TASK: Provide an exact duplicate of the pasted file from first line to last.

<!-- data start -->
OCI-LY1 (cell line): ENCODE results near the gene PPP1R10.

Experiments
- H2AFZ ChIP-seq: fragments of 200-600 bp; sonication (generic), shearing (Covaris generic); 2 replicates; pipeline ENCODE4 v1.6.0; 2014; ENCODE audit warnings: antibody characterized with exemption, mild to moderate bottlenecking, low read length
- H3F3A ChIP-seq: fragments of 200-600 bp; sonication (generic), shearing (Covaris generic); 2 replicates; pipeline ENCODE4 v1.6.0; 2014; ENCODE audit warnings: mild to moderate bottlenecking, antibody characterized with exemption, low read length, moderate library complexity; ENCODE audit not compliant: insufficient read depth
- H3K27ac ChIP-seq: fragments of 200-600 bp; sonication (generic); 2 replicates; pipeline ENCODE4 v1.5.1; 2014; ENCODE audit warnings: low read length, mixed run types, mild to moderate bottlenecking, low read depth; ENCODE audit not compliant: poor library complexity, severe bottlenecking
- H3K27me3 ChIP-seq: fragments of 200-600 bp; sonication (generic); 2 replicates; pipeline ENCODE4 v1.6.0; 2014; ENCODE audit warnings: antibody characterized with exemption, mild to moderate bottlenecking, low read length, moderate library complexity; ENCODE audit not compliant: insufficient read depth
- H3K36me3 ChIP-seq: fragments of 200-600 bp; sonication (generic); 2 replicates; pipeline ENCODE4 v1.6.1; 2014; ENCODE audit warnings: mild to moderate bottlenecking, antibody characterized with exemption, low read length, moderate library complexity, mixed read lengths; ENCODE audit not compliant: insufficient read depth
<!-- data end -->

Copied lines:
OCI-LY1 (cell line): ENCODE results near the gene PPP1R10.

Experiments
- H2AFZ ChIP-seq: fragments of 200-600 bp; sonication (generic), shearing (Covaris generic); 2 replicates; pipeline ENCODE4 v1.6.0; 2014; ENCODE audit warnings: antibody characterized with exemption, mild to moderate bottlenecking, low read length
- H3F3A ChIP-seq: fragments of 200-600 bp; sonication (generic), shearing (Covaris generic); 2 replicates; pipeline ENCODE4 v1.6.0; 2014; ENCODE audit warnings: mild to moderate bottlenecking, antibody characterized with exemption, low read length, moderate library complexity; ENCODE audit not compliant: insufficient read depth
- H3K27ac ChIP-seq: fragments of 200-600 bp; sonication (generic); 2 replicates; pipeline ENCODE4 v1.5.1; 2014; ENCODE audit warnings: low read length, mixed run types, mild to moderate bottlenecking, low read depth; ENCODE audit not compliant: poor library complexity, severe bottlenecking
- H3K27me3 ChIP-seq: fragments of 200-600 bp; sonication (generic); 2 replicates; pipeline ENCODE4 v1.6.0; 2014; ENCODE audit warnings: antibody characterized with exemption, mild to moderate bottlenecking, low read length, moderate library complexity; ENCODE audit not compliant: insufficient read depth
- H3K36me3 ChIP-seq: fragments of 200-600 bp; sonication (generic); 2 replicates; pipeline ENCODE4 v1.6.1; 2014; ENCODE audit warnings: mild to moderate bottlenecking, antibody characterized with exemption, low read length, moderate library complexity, mixed read lengths; ENCODE audit not compliant: insufficient read depth